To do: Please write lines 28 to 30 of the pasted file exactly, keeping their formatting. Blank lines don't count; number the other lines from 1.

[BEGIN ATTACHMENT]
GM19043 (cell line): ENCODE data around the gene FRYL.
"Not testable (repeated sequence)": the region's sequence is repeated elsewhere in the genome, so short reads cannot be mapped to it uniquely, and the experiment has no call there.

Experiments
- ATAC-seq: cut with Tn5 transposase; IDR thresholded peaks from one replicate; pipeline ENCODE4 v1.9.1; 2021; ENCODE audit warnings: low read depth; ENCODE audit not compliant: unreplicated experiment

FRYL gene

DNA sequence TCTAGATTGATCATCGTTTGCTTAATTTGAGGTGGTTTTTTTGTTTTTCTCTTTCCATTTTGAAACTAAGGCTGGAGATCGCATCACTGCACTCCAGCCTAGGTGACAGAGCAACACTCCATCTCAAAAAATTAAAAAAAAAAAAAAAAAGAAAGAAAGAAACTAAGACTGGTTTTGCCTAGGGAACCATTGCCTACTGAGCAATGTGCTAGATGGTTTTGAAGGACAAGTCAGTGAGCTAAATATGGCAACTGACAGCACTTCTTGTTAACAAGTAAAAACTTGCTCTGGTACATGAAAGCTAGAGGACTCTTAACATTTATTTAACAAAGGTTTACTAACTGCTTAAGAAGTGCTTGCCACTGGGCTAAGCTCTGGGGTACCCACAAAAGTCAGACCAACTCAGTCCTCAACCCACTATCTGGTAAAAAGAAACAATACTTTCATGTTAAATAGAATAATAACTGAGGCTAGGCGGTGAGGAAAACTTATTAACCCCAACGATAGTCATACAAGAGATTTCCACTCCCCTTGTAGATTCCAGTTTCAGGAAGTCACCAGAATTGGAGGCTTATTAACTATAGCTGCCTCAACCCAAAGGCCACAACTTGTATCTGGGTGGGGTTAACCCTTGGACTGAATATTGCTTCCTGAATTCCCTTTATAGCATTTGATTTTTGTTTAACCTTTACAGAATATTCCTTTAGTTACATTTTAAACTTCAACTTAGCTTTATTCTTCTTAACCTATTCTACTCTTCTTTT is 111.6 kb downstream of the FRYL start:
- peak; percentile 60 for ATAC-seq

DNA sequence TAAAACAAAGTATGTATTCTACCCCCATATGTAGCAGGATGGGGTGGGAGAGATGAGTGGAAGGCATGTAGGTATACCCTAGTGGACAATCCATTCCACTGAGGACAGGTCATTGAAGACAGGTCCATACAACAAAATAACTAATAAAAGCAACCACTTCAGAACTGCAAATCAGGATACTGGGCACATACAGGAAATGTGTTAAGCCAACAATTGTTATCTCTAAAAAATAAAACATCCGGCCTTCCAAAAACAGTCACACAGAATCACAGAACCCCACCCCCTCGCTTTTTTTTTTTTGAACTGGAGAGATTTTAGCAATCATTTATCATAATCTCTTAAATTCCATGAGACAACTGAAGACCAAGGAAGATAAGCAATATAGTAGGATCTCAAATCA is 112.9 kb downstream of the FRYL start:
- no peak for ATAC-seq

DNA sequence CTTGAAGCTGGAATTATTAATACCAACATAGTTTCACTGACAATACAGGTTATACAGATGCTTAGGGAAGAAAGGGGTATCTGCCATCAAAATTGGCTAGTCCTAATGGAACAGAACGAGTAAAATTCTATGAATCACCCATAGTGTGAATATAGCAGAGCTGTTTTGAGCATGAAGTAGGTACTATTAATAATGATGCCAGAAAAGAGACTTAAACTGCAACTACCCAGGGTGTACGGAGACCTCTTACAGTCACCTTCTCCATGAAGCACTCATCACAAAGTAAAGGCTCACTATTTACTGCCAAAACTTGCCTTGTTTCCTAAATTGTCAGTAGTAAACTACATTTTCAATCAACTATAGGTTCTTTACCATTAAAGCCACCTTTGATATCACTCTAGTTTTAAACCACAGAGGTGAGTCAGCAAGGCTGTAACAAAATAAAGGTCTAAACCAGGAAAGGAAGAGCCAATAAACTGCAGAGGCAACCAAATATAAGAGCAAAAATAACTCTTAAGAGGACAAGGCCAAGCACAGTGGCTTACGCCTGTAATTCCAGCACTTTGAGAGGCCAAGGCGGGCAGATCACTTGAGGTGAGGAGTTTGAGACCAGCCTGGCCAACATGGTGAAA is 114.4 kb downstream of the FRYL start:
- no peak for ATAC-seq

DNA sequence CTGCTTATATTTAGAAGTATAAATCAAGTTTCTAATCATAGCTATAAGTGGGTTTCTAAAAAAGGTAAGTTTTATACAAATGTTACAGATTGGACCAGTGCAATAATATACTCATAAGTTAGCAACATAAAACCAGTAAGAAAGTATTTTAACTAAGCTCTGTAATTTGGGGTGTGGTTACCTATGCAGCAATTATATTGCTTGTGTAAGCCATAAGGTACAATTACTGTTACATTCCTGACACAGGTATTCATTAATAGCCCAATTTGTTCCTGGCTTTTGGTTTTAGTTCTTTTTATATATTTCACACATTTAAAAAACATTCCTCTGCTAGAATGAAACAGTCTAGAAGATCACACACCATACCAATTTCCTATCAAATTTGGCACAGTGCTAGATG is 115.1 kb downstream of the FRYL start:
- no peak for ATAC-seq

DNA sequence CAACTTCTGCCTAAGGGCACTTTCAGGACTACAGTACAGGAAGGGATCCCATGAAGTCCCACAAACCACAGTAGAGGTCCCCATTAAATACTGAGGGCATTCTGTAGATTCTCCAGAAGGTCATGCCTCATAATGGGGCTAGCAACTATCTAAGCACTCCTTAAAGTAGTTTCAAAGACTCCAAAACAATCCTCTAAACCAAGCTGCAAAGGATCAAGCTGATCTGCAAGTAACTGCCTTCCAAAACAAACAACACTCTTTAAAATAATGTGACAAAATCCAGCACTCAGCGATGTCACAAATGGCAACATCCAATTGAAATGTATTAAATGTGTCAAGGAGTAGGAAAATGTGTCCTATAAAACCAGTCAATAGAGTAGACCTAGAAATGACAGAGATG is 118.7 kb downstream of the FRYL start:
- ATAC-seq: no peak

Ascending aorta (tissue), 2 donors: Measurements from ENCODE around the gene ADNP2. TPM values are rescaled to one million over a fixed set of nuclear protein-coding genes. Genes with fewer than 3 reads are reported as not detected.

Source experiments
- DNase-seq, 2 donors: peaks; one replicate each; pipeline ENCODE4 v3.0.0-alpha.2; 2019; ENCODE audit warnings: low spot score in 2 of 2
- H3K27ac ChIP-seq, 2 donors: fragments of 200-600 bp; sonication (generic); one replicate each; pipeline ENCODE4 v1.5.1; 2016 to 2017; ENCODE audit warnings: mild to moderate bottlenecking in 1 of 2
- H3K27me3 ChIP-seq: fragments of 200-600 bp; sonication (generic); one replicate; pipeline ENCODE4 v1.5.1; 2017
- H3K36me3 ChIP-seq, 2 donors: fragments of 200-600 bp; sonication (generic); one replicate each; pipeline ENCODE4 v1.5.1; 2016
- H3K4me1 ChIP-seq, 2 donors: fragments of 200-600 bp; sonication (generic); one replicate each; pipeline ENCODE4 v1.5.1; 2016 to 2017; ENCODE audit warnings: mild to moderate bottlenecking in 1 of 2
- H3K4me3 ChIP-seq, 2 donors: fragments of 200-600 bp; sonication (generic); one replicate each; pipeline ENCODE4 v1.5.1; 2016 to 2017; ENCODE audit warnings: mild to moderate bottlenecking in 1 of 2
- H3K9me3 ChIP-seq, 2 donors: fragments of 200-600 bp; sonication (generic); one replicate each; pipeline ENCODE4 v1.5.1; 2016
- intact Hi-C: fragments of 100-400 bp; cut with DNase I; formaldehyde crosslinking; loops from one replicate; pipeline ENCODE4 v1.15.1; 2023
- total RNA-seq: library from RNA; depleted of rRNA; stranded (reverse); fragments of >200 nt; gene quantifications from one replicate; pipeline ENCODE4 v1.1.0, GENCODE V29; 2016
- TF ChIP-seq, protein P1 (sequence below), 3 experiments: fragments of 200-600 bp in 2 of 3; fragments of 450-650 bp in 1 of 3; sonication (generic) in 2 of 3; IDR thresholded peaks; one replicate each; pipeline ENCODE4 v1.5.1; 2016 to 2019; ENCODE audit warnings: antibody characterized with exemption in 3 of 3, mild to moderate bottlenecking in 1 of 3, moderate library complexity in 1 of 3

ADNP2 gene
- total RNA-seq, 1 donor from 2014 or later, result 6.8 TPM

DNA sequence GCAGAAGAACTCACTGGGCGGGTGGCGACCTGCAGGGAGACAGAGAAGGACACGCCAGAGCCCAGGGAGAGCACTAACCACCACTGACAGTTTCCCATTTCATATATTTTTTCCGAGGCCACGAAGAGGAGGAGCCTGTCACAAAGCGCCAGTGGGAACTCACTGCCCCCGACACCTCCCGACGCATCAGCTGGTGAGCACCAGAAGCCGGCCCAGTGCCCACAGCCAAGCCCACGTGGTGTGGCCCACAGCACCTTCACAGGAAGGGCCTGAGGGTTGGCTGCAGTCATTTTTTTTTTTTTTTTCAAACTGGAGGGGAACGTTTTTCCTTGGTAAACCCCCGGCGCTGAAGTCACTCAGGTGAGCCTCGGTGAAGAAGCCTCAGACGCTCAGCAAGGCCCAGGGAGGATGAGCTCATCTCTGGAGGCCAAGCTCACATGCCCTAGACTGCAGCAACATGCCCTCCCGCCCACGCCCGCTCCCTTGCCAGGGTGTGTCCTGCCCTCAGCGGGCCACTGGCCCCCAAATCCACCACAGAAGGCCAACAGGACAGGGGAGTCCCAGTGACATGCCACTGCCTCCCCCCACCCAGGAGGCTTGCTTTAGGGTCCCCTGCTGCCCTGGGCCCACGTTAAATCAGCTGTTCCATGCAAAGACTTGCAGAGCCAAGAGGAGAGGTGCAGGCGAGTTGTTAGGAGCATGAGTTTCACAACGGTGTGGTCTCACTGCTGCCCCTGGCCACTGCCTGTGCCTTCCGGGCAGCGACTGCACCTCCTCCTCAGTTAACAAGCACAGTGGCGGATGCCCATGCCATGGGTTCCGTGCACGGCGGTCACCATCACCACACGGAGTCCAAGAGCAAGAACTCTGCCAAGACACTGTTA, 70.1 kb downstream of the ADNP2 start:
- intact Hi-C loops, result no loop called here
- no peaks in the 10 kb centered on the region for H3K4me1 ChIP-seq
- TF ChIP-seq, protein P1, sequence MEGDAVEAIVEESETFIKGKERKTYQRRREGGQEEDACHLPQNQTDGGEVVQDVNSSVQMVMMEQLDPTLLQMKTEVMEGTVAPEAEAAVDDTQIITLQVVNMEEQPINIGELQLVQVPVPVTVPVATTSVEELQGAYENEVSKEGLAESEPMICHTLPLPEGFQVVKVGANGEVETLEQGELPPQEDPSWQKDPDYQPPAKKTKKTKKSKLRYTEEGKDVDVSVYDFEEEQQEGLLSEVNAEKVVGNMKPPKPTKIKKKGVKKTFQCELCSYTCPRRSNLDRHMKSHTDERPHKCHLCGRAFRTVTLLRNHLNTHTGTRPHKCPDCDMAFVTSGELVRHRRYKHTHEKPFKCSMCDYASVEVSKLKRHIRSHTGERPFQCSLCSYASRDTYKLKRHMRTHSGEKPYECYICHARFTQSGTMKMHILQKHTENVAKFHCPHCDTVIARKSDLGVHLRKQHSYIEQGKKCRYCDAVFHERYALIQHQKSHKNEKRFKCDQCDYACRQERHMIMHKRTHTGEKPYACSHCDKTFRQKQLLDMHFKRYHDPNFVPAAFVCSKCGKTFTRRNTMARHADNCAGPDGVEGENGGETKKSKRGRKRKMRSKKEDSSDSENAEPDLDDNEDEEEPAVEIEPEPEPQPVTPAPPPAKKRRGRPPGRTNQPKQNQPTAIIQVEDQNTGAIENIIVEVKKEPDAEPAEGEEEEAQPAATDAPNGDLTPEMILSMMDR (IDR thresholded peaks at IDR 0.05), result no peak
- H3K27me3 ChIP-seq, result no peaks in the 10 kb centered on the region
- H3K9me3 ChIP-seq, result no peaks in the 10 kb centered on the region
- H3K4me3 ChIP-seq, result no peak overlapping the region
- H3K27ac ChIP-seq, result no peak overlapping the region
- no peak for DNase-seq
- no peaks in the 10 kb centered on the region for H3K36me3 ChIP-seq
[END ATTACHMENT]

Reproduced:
ADNP2 gene
- total RNA-seq, 1 donor from 2014 or later, result 6.8 TPM

DNA sequence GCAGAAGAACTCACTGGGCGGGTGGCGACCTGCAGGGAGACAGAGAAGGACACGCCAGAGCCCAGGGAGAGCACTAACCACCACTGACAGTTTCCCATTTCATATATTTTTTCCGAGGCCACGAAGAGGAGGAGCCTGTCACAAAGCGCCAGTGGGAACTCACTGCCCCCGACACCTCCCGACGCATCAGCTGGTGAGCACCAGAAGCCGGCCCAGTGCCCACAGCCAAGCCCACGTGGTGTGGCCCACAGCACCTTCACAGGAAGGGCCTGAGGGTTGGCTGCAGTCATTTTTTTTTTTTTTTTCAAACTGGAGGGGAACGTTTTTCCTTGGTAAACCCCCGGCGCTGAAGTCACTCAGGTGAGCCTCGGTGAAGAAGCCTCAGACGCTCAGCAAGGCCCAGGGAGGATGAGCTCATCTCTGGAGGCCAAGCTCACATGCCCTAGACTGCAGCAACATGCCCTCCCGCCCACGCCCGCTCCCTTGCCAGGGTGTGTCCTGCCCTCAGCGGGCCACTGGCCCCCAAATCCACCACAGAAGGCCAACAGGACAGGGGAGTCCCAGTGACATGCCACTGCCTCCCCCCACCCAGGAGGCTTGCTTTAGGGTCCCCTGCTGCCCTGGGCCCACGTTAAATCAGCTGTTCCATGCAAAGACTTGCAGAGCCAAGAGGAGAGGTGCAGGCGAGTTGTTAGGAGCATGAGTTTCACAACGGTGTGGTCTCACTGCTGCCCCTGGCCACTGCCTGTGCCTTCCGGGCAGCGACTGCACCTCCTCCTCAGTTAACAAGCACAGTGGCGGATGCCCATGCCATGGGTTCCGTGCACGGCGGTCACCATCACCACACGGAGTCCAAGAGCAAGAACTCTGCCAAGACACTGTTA, 70.1 kb downstream of the ADNP2 start: